GreenFuel technologies - Biodiesel from algae

Discussion in 'Wall St. News' started by Taurin, May 11, 2006.

  1. Taurin


    I saw a special on GBH a few months ago about Isaac Berzin from MIT and his company GreenFuel Technologies. I don't know if anyone else is familiar with the system they've developed but it's very interesting. He claims that they can reduce CO2 emissions from powerplants by 40% and Nitrous Oxide emissions by 86% while growing algae which they can then use to create ethanol and biodiesel.

    thoughts? seems very :cool: IMO. I'm no more than 45 minutes from Boston so I'm thinking of checking out the company and their equipment first hand.
  2. Since I'm a big fan of renewable energy, I thank you for the link.

    If the oil companies don't buy up these patents too, it seems algae could very possibly be one of the leading prospects for our near future.

  3. Great idea, wish them luck with it.

    I might have to check out the NJ company they mentioned.
  4. Algae is also beging used to produce hydrogen as well.

  5. Taurin


    yep. when i watched the special on TV he didn't even mention ethanol or biodiesel... he just talked about using the algae to create hydrogen. I think i remember him saying that the process does add to pollution though, i could be mistaken.
  6. Currently folks, the only viable substitute for gas or diesal is to change over to vegetable oil. The cost is not significant and the glycerine component in the oil is a superior lubricant. To refuel, simply stop at any fast food restaurant and ask them to give (they often throw it out) or sell you their old rancid deep fryer oil.

    If for some reason you could find a fast food place willing to do that (yeah right) you could simply go into a market and buy some vegetable oil. Problem solved. Mileage is comparable to gas or diesal

  7. McDonalds can become a biodiesel trader. Hmmm.
  8. Yes and the next time you cook something in a pan using oil, so can you. Just put it aside in a container. If you had vehicle that was adapted to use the product you would just "gas up" at home and drive off.
  9. nonam


    NZ firm makes bio-diesel from sewage in world first

    By Errol Kiong

    A New Zealand company has successfully turned sewage into modern-day gold.

    Marlborough-based Aquaflow Bionomic yesterday announced it had produced its first sample of bio-diesel fuel from algae in sewage ponds.

    It is believed to be the world's first commercial production of bio-diesel from "wild" algae outside the laboratory - and the company expects to be producing at the rate of at least one million litres of the fuel each year from Blenheim by April.

    To date, algae-derived fuel has only been tested under controlled conditions with specially grown algae crops, said spokesman Barrie Leay.

    Aquaflow's algae, however, were derived from excess pond discharge from the Marlborough District Council's sewage treatment works. Algae take most chemicals out of sewage, but having too many of them taints the water and produces a foul smell.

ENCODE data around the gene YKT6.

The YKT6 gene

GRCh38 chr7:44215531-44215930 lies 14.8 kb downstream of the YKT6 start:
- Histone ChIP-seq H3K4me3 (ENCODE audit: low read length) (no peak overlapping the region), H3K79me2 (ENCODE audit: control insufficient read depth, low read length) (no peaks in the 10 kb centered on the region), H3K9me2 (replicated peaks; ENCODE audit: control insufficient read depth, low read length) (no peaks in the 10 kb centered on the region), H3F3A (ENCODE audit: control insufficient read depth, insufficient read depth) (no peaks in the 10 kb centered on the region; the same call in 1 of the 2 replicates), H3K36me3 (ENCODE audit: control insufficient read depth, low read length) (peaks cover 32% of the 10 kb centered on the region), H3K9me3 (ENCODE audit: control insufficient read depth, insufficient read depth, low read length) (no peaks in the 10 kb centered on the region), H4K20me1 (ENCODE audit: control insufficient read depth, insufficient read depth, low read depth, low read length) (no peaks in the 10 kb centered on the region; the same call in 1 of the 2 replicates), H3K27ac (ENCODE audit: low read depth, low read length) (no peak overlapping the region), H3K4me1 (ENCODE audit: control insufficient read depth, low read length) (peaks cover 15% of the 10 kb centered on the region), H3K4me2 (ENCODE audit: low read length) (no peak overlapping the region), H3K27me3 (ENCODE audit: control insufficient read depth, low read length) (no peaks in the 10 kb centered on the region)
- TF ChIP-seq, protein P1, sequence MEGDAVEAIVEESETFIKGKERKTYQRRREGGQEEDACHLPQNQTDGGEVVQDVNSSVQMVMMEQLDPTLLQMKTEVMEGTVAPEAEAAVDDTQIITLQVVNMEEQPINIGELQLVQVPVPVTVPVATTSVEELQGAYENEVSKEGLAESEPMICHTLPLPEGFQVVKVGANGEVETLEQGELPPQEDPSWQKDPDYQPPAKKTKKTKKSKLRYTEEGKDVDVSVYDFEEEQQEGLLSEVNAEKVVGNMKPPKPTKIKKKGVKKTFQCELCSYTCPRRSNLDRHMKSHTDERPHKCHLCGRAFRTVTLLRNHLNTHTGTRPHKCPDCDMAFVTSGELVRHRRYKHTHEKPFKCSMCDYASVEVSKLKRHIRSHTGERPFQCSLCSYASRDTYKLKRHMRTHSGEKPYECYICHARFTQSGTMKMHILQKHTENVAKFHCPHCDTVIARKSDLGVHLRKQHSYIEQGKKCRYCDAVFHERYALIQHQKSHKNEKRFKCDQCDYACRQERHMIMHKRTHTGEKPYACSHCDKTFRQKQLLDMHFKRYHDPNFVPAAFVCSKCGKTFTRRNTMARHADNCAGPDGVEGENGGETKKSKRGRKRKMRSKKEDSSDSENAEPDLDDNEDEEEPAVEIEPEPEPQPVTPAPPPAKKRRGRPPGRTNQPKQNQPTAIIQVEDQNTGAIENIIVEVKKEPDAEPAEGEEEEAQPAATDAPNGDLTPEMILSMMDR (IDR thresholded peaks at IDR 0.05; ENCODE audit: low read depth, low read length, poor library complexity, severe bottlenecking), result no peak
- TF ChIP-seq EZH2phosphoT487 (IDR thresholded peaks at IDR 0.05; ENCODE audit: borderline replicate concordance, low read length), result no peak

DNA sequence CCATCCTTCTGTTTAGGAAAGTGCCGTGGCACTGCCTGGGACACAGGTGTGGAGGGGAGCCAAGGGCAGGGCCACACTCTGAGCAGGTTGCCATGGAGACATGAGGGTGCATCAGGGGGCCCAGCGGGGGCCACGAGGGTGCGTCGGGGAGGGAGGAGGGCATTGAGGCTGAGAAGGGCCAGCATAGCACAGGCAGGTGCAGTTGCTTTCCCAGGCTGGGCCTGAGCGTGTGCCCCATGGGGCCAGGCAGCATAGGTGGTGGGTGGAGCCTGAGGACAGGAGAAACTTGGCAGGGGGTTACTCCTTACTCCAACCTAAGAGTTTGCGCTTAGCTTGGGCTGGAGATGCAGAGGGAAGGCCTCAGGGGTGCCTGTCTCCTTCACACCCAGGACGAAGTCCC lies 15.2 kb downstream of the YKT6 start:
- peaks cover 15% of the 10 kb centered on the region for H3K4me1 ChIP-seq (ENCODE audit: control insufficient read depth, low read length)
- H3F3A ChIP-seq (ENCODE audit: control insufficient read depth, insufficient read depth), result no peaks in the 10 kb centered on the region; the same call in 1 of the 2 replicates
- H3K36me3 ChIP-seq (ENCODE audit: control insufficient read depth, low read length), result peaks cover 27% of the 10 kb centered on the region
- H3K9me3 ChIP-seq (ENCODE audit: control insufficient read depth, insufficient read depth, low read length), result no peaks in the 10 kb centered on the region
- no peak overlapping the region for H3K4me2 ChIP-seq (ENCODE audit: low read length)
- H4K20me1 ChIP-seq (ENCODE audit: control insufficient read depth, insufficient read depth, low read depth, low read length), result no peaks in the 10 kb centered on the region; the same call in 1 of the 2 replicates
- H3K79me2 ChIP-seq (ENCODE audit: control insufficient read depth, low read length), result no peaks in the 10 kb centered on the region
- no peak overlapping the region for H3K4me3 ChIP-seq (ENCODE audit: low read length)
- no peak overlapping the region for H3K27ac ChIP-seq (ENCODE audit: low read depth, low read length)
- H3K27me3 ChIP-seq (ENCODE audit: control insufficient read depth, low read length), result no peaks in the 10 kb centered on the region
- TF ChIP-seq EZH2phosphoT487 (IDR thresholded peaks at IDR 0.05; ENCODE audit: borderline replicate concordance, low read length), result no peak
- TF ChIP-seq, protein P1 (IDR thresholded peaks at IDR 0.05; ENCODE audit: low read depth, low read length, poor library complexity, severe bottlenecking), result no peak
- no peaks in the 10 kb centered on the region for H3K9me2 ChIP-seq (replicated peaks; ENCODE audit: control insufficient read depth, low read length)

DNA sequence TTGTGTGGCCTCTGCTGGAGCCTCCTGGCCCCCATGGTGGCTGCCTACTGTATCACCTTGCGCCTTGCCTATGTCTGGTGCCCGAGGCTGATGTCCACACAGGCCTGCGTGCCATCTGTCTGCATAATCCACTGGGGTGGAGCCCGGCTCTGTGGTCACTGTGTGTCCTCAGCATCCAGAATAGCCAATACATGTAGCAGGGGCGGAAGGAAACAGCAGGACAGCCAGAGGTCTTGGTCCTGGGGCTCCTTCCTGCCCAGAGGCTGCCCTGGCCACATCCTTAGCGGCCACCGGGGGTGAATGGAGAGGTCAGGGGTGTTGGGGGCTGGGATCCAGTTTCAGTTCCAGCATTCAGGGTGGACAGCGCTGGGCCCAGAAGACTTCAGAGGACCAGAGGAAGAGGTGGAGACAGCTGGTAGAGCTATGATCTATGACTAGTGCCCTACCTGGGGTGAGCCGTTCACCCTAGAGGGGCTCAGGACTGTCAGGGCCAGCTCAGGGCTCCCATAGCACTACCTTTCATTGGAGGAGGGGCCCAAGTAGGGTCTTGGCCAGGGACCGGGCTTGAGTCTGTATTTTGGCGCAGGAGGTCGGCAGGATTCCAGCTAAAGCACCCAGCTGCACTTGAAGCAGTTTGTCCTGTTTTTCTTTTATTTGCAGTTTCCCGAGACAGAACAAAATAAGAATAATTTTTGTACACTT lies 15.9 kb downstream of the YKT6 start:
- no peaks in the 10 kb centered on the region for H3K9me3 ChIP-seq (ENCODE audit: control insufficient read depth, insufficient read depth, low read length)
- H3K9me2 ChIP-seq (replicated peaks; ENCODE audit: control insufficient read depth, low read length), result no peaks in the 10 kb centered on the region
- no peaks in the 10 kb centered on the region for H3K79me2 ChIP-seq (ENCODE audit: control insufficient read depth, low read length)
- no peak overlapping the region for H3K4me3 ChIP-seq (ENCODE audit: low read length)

Creating fuel from the algae removes the problem while producing useful clean water, said Mr Leay. The clean water can then be used for stock food, irrigation and, if treated properly, for human consumption.

    Mr Leay said the process could also benefit dairy farmers and food processors as the algae also thrive in those industries' waste streams.

    And unlike some bio-fuel sources which require crops to be specially grown - using more land, fuel, chemicals and fertilisers - the algae already exist extensively.

    To get the fuel, the algae are processed into a pulp before lipid oils are extracted to be turned into bio-diesel.
  10. Taurin


    The problem with WVO (Waste Vegetable Oil) is that you have to first run the car on diesel or biodiesel until it is up to operating temperature and run coolant lines to the veggie oil tank to heat it up and lower the viscosity. A diesel engine will run on biodiesel regardless of the temperature and doesn't require any modifications to the vehicle. There isn't enough vegetable oil used and thrown out to power all the diesels in america, but this company is claiming that with just 9.5 million acres of their algae growing system they can replace all the transportation fuels in america. Don't forget, their system also yields ethanol which can be used in gasoline engines to some extent as well.

    "To replace all transportation fuels in the US, we
    need roughly 140 billion gallons of biodiesel. To produce that amount of
    biodiesel by growing soybeans would require almost 3 billion acres or over 1
    billion acres growing canola (rapeseed), at nominal yields of 48 and 127
    gallons oil per acre, respectively.(7) To produce that amount, by growing
    algae producing 15,000 gallons per acre, would require a land mass of
    roughly 9.5 million acres (almost 15,000 square miles ). To put these
    numbers in perspective, consider that the Sonora desert in the
    southwestern US comprises 120,000 square miles...450 million acres are
    currently used for crop farming in the US, and over 500 million acres are
    used as grazing land for farm animals (1). As has been shown here it is not
    possible to grow enough of the more conventional crops to meet our fuel
    needs, but using algae it is possible."
    #10     May 12, 2006